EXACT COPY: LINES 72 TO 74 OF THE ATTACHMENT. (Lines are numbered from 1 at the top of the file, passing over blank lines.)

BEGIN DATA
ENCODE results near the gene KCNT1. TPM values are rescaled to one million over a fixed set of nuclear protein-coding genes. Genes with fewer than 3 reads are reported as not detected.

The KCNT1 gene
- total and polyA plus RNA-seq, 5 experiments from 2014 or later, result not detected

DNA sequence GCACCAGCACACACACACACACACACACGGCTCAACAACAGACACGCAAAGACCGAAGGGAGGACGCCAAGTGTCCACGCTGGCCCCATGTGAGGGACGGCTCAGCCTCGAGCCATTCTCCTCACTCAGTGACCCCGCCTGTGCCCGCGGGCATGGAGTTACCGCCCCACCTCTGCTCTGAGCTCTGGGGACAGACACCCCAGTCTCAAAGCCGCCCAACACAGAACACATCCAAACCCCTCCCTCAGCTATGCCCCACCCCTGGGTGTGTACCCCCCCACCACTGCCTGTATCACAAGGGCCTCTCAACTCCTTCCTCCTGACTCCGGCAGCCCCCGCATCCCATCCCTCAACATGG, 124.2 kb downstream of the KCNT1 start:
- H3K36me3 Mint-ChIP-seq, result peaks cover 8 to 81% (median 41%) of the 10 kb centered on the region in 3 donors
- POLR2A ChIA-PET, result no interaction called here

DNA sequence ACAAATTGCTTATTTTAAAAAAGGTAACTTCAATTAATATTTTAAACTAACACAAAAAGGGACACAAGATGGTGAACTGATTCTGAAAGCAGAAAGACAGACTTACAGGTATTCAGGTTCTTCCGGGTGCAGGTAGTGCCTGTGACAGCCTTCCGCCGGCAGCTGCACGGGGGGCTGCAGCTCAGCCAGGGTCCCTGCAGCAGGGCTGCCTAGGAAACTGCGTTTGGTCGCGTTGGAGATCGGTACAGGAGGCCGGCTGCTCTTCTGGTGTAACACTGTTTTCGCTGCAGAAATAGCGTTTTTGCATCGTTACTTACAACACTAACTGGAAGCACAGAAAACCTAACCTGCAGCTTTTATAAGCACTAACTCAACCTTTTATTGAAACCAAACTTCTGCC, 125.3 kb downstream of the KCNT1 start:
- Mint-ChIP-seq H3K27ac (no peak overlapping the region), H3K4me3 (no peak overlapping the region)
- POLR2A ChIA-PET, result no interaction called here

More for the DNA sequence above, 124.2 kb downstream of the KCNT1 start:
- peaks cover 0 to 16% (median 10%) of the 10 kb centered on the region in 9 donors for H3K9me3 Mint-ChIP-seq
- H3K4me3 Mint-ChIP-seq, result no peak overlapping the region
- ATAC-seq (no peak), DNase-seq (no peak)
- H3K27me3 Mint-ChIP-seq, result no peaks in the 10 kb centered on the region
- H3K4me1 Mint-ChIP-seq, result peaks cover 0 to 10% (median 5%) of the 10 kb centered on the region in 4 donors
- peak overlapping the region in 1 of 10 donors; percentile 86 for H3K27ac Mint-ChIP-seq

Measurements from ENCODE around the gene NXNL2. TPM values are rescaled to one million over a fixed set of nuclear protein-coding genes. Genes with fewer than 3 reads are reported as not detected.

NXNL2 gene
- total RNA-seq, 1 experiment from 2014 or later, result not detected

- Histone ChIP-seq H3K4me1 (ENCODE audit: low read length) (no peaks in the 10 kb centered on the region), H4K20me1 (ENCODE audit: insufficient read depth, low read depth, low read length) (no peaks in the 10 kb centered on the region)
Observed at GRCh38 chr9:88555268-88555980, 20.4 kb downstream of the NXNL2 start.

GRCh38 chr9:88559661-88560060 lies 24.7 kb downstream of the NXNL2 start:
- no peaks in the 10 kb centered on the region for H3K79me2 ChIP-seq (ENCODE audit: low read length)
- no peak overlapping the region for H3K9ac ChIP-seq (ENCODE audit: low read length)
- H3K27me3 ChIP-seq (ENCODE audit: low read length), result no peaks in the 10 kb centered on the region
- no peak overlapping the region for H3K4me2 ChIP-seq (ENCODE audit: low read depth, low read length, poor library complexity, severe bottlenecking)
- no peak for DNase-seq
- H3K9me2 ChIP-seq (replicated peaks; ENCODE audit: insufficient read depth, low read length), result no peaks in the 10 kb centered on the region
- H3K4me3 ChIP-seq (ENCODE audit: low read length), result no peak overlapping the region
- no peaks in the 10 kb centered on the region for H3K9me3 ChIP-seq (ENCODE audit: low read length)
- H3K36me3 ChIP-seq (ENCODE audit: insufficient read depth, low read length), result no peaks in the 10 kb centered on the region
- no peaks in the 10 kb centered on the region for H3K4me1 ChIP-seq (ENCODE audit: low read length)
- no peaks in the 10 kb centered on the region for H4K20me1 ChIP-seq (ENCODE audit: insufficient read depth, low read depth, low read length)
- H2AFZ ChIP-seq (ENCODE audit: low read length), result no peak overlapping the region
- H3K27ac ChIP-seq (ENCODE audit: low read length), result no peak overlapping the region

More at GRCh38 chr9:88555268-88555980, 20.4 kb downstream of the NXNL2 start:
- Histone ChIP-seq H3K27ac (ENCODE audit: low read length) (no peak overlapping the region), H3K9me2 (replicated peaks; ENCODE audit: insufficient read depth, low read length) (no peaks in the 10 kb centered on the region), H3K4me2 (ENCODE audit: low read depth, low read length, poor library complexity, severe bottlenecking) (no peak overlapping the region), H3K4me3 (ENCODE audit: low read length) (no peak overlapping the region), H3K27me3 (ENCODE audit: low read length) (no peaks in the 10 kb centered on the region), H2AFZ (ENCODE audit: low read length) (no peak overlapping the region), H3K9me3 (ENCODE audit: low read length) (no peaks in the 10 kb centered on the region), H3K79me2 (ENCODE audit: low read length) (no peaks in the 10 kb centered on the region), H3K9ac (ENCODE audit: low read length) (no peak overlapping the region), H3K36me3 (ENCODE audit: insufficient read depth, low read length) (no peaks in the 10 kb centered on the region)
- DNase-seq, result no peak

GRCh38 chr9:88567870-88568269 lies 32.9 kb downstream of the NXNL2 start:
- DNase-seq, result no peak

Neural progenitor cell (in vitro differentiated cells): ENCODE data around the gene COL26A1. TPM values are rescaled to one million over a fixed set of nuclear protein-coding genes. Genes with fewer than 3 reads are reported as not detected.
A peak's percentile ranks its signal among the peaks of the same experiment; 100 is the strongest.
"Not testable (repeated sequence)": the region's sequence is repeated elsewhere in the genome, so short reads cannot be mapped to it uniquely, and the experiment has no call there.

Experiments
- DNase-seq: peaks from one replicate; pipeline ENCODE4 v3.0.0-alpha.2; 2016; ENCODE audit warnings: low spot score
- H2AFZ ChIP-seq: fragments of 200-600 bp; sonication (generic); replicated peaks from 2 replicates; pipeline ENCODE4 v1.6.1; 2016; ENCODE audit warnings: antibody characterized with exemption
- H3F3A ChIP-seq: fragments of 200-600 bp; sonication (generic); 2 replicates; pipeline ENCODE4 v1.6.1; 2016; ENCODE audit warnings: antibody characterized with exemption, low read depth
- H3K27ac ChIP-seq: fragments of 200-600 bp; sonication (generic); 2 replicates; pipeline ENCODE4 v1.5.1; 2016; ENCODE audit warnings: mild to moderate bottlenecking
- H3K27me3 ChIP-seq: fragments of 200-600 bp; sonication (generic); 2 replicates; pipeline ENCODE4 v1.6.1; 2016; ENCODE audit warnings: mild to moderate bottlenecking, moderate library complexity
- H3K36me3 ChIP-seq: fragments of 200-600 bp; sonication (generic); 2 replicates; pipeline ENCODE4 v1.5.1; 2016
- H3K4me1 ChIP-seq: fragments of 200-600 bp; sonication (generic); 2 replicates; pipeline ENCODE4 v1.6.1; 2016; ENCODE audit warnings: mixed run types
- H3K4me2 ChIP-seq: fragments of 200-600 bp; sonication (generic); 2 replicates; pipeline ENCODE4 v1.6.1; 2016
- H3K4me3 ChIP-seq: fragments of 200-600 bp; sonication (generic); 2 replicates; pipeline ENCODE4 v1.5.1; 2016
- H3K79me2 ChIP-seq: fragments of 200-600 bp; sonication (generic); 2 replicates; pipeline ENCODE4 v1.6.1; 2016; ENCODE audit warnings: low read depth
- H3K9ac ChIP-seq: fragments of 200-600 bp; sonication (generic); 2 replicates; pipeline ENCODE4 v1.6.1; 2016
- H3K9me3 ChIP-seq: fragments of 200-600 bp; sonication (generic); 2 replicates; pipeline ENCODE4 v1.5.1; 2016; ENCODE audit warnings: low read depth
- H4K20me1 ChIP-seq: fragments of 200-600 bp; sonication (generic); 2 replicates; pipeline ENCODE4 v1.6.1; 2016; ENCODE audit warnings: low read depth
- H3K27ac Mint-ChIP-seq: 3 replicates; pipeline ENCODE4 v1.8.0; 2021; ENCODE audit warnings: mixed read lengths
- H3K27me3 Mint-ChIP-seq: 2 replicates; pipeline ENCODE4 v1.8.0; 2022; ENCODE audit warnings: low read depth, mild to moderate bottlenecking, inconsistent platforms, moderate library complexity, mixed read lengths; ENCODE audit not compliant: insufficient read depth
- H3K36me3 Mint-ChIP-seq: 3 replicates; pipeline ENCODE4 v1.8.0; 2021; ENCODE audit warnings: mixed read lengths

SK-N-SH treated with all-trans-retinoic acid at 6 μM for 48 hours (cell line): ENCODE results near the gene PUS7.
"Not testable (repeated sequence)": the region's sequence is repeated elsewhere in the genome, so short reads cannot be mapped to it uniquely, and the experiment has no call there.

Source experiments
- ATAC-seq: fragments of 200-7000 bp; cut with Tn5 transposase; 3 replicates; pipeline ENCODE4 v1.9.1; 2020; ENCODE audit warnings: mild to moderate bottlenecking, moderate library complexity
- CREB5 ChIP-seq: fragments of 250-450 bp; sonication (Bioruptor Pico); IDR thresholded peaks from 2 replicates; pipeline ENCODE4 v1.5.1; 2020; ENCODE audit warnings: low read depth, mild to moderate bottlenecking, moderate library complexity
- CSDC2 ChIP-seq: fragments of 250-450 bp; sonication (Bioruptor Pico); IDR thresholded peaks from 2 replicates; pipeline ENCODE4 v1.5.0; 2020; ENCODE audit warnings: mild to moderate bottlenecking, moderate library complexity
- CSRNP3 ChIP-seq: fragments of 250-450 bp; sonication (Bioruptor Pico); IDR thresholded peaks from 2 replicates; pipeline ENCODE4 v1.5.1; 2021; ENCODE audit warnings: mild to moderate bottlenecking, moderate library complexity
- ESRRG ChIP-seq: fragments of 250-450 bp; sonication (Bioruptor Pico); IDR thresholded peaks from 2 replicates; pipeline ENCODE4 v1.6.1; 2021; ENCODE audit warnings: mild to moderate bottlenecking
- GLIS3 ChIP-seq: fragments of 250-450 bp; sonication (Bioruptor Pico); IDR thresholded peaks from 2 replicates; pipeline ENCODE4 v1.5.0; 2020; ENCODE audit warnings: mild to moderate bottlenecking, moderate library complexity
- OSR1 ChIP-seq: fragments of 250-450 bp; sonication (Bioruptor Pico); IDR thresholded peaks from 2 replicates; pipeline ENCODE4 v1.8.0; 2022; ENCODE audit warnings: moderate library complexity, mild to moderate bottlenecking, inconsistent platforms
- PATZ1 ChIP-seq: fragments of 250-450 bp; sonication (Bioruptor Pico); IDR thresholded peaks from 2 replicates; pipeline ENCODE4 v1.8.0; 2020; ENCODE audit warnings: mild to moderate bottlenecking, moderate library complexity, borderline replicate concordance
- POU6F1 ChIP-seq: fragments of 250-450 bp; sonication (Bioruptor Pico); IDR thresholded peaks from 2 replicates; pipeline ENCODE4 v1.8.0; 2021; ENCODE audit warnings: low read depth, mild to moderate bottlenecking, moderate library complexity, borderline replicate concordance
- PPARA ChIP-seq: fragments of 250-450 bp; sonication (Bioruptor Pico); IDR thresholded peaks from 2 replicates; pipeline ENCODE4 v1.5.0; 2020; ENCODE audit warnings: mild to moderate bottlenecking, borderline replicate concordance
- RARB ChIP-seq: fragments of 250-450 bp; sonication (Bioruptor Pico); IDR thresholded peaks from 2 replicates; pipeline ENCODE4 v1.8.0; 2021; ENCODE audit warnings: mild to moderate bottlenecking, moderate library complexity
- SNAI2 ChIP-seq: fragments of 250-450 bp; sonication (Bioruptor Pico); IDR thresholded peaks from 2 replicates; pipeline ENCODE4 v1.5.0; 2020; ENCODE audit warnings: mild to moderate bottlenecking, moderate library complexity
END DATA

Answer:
- POU6F1 ChIP-seq: fragments of 250-450 bp; sonication (Bioruptor Pico); IDR thresholded peaks from 2 replicates; pipeline ENCODE4 v1.8.0; 2021; ENCODE audit warnings: low read depth, mild to moderate bottlenecking, moderate library complexity, borderline replicate concordance
- PPARA ChIP-seq: fragments of 250-450 bp; sonication (Bioruptor Pico); IDR thresholded peaks from 2 replicates; pipeline ENCODE4 v1.5.0; 2020; ENCODE audit warnings: mild to moderate bottlenecking, borderline replicate concordance
- RARB ChIP-seq: fragments of 250-450 bp; sonication (Bioruptor Pico); IDR thresholded peaks from 2 replicates; pipeline ENCODE4 v1.8.0; 2021; ENCODE audit warnings: mild to moderate bottlenecking, moderate library complexity